Kent H. Dixon

It Wasn’t Me

(from WIP Not for Sunday School)


Boys will be boys. There was a nice house with a kind of veranda fronting the second floor, but with one spot where the overhanging roof notched in, so if you stood on the railing it was no great feat to haul yourself up onto the roof itself. And the tiles were reasonably new; none would crack or give way. It was long way down but it was safe, as safe as any two story roof may be.

But one day someone brought along a rag doll, and a game of toss, across the apex of the roof, developed. Jesus was on one side with two others. Opposite them, over the crest of the roof, were two more, so neither side could quite see what the other side was doing—like passing the doll among them before one of them tossed it over, so you couldn’t be sure where to expect it to appear. It would just pop up, and you had to scramble a little to catch it. It was funny. It got harder to catch because the boys were inventive, like throwing a shoe, which thoroughly distracted from the rag doll popping up over on the opposite hand.

It was probably the shoe that did it. Its catcher ducked when he realized it wasn’t the rag doll, but then extended his foot after it to keep it from sliding off. Wouldn’t want a shoe landing on someone on the busy street below, which his slope of roof overlooked.

He over extended and began to slide himself. He must have clawed the tiles to bloody finger nubs, but he was a big lad and his momentum carried him to the edge and in a last desperate effort to grab hold of something, anything, he propelled himself over the edge. He fell—the full two stories, awkwardly, so he broke his neck and was dead instantly.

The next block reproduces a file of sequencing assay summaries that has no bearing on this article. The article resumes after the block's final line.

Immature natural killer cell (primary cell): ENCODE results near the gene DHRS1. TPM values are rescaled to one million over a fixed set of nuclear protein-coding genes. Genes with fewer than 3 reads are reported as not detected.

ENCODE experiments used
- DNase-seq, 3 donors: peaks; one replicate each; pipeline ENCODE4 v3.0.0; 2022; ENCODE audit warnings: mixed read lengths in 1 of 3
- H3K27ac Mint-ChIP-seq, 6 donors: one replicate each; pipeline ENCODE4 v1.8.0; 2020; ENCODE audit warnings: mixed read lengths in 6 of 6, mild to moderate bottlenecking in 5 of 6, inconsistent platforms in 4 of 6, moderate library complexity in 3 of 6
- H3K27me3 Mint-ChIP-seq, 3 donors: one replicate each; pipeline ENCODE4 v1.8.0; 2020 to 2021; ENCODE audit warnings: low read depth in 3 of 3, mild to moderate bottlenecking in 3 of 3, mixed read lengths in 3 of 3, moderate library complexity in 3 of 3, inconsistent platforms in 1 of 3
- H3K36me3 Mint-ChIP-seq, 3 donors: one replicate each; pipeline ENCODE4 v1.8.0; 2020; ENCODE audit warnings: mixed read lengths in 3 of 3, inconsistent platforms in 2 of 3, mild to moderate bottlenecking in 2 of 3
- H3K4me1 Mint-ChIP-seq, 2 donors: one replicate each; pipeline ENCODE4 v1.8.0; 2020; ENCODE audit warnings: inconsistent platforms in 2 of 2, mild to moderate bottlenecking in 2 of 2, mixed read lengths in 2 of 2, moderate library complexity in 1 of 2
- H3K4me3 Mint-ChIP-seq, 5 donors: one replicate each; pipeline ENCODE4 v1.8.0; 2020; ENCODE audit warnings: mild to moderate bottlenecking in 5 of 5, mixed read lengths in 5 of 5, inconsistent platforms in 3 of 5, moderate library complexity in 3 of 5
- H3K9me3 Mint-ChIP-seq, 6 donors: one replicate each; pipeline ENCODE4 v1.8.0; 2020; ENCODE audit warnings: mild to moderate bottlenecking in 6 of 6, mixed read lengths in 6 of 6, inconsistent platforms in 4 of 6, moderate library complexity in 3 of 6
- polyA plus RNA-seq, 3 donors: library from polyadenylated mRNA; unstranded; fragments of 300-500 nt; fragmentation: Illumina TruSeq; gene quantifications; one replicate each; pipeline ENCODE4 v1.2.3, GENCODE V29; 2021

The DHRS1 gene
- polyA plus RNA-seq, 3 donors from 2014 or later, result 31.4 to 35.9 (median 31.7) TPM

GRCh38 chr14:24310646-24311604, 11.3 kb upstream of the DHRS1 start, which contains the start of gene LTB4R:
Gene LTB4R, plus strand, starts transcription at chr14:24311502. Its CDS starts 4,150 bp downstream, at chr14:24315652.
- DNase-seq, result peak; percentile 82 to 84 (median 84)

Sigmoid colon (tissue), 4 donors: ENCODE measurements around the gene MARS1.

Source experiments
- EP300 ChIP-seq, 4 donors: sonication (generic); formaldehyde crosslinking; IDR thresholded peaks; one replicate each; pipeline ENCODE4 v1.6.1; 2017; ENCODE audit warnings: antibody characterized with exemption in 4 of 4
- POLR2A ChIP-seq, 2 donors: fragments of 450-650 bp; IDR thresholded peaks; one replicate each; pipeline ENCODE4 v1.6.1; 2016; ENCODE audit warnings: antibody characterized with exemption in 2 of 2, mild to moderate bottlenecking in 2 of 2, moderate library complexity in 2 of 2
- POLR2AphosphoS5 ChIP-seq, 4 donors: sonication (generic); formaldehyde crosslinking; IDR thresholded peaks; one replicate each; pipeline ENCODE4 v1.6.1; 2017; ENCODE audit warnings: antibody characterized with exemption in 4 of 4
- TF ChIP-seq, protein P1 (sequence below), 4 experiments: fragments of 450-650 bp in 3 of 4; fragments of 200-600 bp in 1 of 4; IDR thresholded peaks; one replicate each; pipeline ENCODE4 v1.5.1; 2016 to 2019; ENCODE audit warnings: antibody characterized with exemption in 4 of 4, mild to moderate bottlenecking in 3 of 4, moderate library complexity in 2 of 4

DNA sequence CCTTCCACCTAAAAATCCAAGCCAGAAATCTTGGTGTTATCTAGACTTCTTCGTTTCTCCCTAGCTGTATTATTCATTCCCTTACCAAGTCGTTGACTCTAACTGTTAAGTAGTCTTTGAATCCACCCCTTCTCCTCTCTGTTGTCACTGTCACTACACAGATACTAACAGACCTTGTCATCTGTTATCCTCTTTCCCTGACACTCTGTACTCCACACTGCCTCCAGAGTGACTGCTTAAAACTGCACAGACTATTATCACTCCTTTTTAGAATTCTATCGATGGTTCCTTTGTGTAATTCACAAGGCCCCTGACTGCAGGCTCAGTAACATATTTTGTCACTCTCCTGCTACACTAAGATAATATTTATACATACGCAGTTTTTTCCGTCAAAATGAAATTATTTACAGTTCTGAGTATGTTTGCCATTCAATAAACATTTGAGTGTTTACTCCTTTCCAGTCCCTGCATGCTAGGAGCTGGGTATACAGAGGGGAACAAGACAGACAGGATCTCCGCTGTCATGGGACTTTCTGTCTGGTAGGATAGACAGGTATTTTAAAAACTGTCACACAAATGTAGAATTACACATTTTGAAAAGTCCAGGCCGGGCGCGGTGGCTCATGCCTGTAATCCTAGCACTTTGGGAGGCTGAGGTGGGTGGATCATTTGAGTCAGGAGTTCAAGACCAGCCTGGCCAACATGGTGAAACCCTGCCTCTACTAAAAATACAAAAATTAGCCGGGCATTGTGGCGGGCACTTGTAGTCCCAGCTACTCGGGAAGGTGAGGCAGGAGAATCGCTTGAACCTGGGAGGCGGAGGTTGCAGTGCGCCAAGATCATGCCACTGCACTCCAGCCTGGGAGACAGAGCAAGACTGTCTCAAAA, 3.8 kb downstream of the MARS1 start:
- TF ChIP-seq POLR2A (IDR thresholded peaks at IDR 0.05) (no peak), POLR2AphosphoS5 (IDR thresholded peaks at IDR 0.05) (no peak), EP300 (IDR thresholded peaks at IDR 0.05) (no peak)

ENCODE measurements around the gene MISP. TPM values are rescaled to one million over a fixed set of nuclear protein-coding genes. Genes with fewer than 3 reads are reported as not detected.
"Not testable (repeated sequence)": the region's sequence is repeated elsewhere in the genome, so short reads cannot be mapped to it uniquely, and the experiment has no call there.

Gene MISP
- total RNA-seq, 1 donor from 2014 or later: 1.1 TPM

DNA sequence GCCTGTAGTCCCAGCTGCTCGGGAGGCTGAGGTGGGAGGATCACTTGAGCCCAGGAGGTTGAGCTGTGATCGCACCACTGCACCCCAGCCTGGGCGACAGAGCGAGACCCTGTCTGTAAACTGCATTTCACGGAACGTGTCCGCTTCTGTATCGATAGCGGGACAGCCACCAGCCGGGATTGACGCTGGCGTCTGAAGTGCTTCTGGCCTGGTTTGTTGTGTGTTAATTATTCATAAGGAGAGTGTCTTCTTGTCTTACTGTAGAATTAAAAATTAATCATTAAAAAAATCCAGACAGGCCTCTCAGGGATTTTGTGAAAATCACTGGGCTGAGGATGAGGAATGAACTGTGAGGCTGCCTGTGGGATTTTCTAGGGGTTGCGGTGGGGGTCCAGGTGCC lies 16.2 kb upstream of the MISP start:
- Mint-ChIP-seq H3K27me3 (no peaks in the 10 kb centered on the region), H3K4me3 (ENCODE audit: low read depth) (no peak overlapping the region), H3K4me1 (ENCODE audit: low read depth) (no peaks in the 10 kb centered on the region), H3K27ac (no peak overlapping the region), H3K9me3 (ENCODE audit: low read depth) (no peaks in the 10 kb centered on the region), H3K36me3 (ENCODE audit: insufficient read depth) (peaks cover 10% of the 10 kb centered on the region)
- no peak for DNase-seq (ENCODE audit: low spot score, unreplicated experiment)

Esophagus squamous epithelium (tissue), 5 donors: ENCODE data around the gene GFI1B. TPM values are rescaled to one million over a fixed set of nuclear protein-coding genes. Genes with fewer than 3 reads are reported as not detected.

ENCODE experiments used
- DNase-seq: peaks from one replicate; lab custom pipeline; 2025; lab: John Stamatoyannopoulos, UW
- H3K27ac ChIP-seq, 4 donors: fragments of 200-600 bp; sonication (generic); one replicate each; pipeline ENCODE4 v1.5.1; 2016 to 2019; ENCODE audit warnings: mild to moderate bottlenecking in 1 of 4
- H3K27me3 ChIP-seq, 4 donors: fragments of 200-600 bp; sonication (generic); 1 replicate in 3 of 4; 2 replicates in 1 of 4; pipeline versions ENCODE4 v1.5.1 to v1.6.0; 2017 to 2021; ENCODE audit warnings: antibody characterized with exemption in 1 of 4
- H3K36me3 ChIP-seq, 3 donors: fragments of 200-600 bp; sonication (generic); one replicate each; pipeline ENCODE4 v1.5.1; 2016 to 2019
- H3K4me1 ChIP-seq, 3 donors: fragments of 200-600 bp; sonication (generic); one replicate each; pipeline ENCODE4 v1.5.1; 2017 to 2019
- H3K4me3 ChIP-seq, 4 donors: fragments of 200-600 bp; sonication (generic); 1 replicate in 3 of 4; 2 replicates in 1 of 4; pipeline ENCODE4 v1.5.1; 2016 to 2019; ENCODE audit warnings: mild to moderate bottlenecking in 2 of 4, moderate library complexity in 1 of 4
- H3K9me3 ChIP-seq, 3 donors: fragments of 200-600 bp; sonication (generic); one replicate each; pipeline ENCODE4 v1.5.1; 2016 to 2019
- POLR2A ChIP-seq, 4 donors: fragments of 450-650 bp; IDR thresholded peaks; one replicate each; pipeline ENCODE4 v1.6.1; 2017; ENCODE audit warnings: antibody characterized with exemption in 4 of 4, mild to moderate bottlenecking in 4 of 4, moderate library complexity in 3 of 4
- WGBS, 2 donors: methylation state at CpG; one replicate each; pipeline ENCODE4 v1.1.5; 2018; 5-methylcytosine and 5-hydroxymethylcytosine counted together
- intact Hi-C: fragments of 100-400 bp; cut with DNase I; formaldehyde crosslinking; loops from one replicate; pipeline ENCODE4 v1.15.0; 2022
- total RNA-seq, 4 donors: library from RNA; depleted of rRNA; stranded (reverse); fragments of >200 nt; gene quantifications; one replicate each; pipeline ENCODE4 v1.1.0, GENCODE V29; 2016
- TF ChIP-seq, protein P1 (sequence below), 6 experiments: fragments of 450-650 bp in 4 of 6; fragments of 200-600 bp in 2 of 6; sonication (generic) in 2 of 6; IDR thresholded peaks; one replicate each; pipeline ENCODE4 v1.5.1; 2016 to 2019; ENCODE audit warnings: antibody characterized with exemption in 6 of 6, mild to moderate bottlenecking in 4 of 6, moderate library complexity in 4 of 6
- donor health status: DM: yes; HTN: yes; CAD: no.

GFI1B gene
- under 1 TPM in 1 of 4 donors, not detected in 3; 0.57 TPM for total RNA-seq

The boys gathered up above, looking down at him as a crowd gathered. Quickly three of them shinnied down at the niche and slipped through the open window. They ran, downstairs and out a back door. Jesus stayed, peering down over the edge of the roof—one wonders why, why not run with the others?

Naturally, passers-by below began to look up, and spotted this boy’s head sticking out beyond the roof, something like a later gargoyle. People began to point, a word began to rise: That boy up there, he pushed him! The mother of the boy appeared in the crowd and began to scream, ‘He threw him down, I saw him, he threw my Zenon off the roof!’

Oh, boy. Young Jesus had a temper. He glared at that woman, he swung his legs so they dangled over the edge of the roof and sat there gripping the tiles, leaning a little forward and glaring down like a terrible bird of prey. Everyone now looking up at him and accusing him. The mother, particularly, pissed him off, and then the father, standing over his boy’s body, picked up a stone.

Jesus shouted down at them: “I did not throw him down!”

But still they accused him, it only got louder, more extreme: ‘pushed him from behind,’ etc.

So he leaped down off the roof and stood by the body of the child and cried out in a great voice: “Zenon! Rise up and tell me, did I throw you down?”

It was as if Zenon had been faking: he rose up instantly and said: “No, Lord, you did not throw me down, but you have raised me.”

Everyone was astonished. The mother and father glorified God for this sign and prostrated themselves to worship Jesus.

Satisfied, Jesus made a slight hand gesture, and as Zenon fell dead again, Jesus walked away.

Note: Rendered from The Infancy Gospel of Thomas, one of the earliest infancy gospels (from around 150 A.D.). It was very popular in the first Christian centuries. “For modern apologists, the work is an ethical embarrassment, for the little Jesus is not only a child prodigy but a child terror, performing nasty miracles.”


About the writer:
Kent Dixon is a prize-winning writer with three Pushcart nominations and three Ohio Arts Council awards to his credit. His fiction and poetry have appeared in TriQuarterly, The Iowa Review, Shenandoah, Antioch Review, Gettysburg Review, Georgia Review and others. His nonfiction has appeared in The American Prospect, Florida Review, Kansas Quarterly, Energy Review, and others. He is recently retired from teaching Literature and Creative Writing at Wittenberg University. His graphic novel The Epic of Gilgamesh, co-authored with his son Kevin Dixon, is in release from Seven Stories Press. He lives with his wife Mimi in Springfield, Ohio.

Image: Untitled by Cyril Larvor. Fine art photograph. No technical information specified. No completion date specified. By permission.